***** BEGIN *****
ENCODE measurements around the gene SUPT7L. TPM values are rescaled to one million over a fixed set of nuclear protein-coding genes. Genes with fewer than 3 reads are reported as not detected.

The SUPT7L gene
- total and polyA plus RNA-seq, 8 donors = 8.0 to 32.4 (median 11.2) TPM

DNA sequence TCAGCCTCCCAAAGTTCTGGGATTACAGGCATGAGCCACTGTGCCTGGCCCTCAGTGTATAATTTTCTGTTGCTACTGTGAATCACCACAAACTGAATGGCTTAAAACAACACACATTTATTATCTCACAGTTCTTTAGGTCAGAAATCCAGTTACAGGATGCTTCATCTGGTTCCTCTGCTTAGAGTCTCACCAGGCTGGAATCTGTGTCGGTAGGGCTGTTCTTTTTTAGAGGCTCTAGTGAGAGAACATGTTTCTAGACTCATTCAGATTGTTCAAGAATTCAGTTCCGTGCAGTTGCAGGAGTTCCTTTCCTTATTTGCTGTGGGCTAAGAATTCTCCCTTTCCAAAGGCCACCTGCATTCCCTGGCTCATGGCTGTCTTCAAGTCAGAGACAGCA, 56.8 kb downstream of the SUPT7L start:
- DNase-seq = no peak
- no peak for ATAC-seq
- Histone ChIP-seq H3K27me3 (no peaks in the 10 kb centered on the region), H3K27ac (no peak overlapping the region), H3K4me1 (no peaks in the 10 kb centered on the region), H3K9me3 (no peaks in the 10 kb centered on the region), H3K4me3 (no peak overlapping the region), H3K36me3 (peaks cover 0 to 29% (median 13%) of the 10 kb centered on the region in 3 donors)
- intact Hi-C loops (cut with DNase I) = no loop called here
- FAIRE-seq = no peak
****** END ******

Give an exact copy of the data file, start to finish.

ENCODE measurements around the gene SUPT7L. TPM values are rescaled to one million over a fixed set of nuclear protein-coding genes. Genes with fewer than 3 reads are reported as not detected.

The SUPT7L gene
- total and polyA plus RNA-seq, 8 donors = 8.0 to 32.4 (median 11.2) TPM

DNA sequence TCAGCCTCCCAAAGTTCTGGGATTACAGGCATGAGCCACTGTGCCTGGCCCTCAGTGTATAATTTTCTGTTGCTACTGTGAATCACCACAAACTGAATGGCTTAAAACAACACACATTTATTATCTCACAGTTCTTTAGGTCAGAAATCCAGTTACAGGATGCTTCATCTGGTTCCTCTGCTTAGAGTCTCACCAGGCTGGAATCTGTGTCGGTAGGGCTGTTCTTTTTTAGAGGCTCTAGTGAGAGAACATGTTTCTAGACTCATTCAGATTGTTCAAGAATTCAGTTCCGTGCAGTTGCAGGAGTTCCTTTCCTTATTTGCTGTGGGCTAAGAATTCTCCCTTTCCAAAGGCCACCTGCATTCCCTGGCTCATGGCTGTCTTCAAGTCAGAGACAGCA, 56.8 kb downstream of the SUPT7L start:
- DNase-seq = no peak
- no peak for ATAC-seq
- Histone ChIP-seq H3K27me3 (no peaks in the 10 kb centered on the region), H3K27ac (no peak overlapping the region), H3K4me1 (no peaks in the 10 kb centered on the region), H3K9me3 (no peaks in the 10 kb centered on the region), H3K4me3 (no peak overlapping the region), H3K36me3 (peaks cover 0 to 29% (median 13%) of the 10 kb centered on the region in 3 donors)
- intact Hi-C loops (cut with DNase I) = no loop called here
- FAIRE-seq = no peak